Observational studies conducted in nations or regions where organized screening programs are in place and/or in countries where women are likely to participate in recurrent opportunistic screening have shown significant protective effects of cytology screening. A UK-based cohort study of 116,022 women aged 25 to 69 years demonstrated the incidence of invasive cervical cancer (FIGO stage I+) was significantly lower among women who participated in the country’s comprehensive screening program (that is, they had at least one cytology test in the preceding 6 to 66 months) than among women not screened during this interval (rr 0.38; 95% CI 0.23, 0.63; P = 0.0002) [21]. Benefits were also apparent in a dozen case–control studies that examined exposure to cervical screening among women with invasive cervical cancer and age-matched women without the disease [1518, 2330]. Meta-analysis of the 12 studies, which included almost 4,800 cases and 18,000 controls, showed lower odds of having undergone screening with cytology among women who were diagnosed with cervical cancer (odds ratio (OR) 0.35; 95% CI 0.30, 0.41, P <0.00001) (Figure 2). Despite similarities in point estimates, overlapping CIs and consistency in the direction of effect across studies, the pooled result should be applied with caution given that heterogeneity statistics were significant (Chi2 = 50.98, degrees of freedom (df) = 12, P <0.00001; I2 = 76%). A number of sensitivity analyses were conducted to attempt to explain the variation. The test for subgroup differences between studies conducted in more generalizable (to the Canadian context) countries versus less generalizable countries showed moderate heterogeneity (Chi2 = 2.27, df = 1, P = 0.13, I2 = 55.9%). All other sensitivity analyses showed minimal to no heterogeneity (Canada and US versus other countries: Chi2 = 0.14, df = 1, P = 0.71, I2 = 0%; mass or organized screening versus spontaneous or opportunistic screening: Chi2 = 0.56, df = 1, P = 0.46, I2 = 0%; any lifetime screening exposure versus exposure in previous 3 to 6 years: Chi2 = 0.12, df = 1, P = 0.73, I2 = 0%; self-reported screening history versus verified records: Chi2 = 1.28, df = 1, P = 0.26, I2 = 21.6%; case diagnosis date 1990s/2000s versus pre-1990s: Chi2 = 0.14, df = 1, P = 0.71, I2 = 0%; community controls versus hospital controls: Chi2 = 0.35, df = 1, P = 0.56, I2 = 0%).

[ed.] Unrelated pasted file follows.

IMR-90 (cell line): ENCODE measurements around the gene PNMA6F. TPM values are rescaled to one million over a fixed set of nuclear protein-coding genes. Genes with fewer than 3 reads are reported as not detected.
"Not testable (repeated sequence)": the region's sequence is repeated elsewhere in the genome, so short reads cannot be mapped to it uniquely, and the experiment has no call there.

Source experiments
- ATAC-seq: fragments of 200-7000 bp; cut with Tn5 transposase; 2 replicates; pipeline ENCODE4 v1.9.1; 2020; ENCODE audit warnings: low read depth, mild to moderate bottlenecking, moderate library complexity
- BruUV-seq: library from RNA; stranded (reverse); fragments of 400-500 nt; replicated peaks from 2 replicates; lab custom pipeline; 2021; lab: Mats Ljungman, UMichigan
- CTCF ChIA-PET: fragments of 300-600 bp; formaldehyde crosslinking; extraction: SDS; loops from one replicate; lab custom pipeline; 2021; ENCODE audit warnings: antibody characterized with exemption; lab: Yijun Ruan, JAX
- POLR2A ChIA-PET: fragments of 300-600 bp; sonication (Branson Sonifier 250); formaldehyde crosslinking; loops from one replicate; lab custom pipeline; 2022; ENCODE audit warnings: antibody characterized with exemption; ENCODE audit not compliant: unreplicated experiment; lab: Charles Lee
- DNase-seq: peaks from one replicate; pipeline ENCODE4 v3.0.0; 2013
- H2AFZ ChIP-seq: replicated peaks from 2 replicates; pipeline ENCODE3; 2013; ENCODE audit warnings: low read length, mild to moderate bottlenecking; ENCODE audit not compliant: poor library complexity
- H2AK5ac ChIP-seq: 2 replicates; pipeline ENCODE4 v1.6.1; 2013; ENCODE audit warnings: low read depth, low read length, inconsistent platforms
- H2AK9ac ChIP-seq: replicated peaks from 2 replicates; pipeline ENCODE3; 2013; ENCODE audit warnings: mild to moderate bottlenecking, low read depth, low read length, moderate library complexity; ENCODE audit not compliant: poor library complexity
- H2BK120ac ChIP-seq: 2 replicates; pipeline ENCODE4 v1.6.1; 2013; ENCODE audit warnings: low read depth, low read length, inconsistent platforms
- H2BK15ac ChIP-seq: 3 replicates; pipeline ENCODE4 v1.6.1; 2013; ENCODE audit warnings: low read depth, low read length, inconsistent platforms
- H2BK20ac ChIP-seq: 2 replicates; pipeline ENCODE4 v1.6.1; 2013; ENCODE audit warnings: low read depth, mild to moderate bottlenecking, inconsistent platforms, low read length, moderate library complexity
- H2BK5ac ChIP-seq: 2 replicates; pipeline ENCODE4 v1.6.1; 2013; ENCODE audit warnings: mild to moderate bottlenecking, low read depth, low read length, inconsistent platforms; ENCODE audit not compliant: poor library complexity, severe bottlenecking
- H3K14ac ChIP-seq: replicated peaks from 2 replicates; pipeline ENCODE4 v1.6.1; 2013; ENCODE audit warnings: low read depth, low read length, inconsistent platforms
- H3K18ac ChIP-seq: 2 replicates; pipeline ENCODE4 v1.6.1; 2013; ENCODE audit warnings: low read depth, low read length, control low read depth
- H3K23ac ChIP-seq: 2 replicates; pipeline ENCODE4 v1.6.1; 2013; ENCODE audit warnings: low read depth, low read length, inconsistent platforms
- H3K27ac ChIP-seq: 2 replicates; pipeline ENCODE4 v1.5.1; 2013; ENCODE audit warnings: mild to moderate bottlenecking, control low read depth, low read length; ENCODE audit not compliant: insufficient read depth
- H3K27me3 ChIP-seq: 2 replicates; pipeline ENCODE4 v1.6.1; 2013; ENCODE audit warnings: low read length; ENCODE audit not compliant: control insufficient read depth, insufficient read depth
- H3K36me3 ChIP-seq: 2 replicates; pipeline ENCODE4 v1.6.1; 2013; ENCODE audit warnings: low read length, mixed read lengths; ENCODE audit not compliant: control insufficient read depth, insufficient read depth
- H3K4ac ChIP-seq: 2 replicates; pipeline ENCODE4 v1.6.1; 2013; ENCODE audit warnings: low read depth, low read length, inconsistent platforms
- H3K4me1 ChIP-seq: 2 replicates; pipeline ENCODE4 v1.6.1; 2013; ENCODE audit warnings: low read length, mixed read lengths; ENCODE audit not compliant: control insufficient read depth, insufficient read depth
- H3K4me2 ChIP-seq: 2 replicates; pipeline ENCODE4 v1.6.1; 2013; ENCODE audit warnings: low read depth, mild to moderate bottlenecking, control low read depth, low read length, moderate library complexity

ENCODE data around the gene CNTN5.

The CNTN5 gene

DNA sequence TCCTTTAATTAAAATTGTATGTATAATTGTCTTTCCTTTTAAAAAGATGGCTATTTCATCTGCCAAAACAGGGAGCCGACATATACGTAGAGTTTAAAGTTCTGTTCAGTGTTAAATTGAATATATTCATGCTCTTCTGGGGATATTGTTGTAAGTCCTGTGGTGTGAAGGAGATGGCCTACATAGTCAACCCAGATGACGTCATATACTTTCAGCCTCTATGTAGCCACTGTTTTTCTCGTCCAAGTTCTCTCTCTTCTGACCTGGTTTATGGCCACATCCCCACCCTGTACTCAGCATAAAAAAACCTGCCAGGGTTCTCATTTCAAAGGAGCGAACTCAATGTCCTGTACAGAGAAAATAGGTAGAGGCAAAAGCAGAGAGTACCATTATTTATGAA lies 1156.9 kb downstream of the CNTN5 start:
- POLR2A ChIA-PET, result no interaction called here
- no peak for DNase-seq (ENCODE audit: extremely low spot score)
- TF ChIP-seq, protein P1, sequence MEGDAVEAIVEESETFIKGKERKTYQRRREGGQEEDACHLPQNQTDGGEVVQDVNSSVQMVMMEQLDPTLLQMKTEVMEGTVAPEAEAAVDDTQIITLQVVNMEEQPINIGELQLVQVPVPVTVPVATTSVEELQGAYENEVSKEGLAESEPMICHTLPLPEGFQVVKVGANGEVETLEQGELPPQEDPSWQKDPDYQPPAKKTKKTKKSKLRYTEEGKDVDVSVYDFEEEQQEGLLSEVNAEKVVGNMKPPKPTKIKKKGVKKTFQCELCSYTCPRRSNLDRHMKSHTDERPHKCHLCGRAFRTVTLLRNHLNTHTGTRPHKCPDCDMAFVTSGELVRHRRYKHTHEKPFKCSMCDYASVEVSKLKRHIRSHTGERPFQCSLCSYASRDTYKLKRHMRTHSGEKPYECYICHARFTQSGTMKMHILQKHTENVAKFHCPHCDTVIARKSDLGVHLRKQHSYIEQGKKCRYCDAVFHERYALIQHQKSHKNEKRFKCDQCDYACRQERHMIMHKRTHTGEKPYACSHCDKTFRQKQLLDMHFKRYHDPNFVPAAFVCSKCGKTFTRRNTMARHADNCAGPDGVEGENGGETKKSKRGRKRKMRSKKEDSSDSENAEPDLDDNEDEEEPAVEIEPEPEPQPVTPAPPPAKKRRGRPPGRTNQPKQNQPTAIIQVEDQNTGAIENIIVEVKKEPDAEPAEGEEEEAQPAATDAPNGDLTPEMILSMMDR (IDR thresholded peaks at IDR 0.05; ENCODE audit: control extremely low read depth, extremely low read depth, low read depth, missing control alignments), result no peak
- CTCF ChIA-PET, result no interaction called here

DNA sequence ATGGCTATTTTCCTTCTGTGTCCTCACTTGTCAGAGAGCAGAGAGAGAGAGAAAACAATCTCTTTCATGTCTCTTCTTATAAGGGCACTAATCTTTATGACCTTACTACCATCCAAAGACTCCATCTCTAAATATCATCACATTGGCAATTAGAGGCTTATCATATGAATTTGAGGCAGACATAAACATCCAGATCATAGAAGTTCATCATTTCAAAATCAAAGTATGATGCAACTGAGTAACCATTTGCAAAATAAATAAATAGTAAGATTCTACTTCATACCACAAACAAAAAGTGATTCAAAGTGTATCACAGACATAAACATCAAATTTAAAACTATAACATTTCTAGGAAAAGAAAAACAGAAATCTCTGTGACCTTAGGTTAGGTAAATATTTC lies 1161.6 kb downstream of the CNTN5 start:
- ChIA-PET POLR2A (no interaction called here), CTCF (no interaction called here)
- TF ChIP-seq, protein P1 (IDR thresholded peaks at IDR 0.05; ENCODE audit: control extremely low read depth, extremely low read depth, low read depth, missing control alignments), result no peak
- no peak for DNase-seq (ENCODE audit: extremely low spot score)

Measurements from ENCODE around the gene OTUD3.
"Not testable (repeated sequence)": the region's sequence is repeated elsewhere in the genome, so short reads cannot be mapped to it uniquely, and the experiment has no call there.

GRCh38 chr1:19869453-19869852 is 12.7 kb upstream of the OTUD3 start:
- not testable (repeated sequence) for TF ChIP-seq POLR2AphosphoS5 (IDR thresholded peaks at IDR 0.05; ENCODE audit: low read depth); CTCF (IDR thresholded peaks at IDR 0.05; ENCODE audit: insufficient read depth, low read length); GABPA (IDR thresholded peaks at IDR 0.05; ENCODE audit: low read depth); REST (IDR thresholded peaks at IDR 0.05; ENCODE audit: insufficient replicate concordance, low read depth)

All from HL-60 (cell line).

Figure 2
figure 2

Forest plot of the effect of screening on incidence of invasive cervical cancer - exposure to cytology screening.

How does varying the screening interval affect incidence of and mortality from invasive cervical cancer?

For the question regarding the optimal frequency of screening, the search located 14 studies which included 12 case–control studies that looked at exposure to cervical screening and two cohort studies that reported incidence rates for invasive cervical cancer [16, 18, 19, 21, 22, 24, 2729, 3133],[3538]. We found no studies that reported cervical mortality outcomes related to screening intervals. Methodological variations (for example, in interval durations, interval groupings, diagnostic test exclusion periods) prevented pooling data from these studies; thus this review is unable to provide definitive answers on how often to screen. However, the evidence does offer some indications that are useful for decision-making. First, the shortest screening interval considered within each study consistently offered the greatest protective effects (for example, <1 year OR 0.14 (no CI given) [16]; <1 year OR 0.18 (95% CI 0.09, 0.35) [32]; 1 year OR 0.09 (95% CI 0.06, 0.16) [29]; <3 years OR 0.12 (95% CI 0.07, 0.20) [19]; <3 years OR 0.25 (95% CI 0.15, 0.42) [37]). Second, screening intervals of five years or less appeared to offer women substantial protection against invasive cervical cancer (for example, <5 years OR 0.3 (95% CI 0.2, 0.4) [27]; 1 to 5 years OR 0.2 (95% CI 0.1, 0.5) [28]; 1 to 3 years OR 0.27 (95% CI 0.13, 0.56) [38]; 2 years OR 0.17 (95% CI 0.08, 0.34) [29]). Third, the protective effect of screening diminished with longer intervals between tests but even intervals of 10 to 15 years showed significant protective benefits (for example, 10 to 14 year interval OR 0.4 (95% CI 0.3, 0.5); ≥15 year interval OR 0.5 (95% CI 0.4, 0.7) [27]). Finally, regardless of the specific interval, any lifetime screening was better than no history of screening (for example, interval >5.5 years compared to never screened RR 0.34 (95% CI 0.14, 0.82) [21]; interval ≥6 years compared to never screened OR 0.56 (95% CI 0.38, 0.82) [37]).

How does varying the age at which screening is started or stopped reduce incidence of and mortality from invasive cervical cancer?